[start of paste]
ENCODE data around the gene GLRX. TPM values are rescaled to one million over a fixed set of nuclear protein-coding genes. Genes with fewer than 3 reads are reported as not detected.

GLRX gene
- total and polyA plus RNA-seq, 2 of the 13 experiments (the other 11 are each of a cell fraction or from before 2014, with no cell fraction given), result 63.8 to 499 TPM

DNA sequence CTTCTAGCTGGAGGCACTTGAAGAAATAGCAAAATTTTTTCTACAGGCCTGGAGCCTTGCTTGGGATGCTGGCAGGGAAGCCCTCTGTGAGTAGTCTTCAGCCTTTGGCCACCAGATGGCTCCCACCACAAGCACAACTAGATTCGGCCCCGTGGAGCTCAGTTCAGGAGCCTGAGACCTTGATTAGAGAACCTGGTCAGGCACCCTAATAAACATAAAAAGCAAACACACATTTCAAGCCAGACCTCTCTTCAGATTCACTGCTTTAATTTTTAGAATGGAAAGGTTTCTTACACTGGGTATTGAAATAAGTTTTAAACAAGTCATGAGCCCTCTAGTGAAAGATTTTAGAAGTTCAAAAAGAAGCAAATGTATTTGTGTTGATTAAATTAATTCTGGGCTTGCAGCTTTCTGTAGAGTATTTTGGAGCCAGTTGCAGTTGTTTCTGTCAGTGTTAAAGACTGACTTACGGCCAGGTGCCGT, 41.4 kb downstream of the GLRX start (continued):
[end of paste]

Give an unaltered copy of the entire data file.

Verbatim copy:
ENCODE data around the gene GLRX. TPM values are rescaled to one million over a fixed set of nuclear protein-coding genes. Genes with fewer than 3 reads are reported as not detected.

GLRX gene
- total and polyA plus RNA-seq, 2 of the 13 experiments (the other 11 are each of a cell fraction or from before 2014, with no cell fraction given), result 63.8 to 499 TPM

DNA sequence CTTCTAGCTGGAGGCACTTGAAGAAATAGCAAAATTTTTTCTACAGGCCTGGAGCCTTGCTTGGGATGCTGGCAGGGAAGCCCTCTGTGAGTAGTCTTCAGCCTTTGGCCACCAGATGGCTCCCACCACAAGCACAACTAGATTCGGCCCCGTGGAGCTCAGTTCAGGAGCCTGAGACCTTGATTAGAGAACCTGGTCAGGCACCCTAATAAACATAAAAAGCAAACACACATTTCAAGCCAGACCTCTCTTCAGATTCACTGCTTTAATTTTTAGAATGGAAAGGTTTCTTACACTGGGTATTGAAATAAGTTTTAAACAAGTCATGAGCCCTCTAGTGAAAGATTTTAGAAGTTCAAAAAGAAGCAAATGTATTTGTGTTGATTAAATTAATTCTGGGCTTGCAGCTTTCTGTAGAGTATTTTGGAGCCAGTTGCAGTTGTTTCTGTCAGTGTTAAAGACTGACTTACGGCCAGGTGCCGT, 41.4 kb downstream of the GLRX start (continued):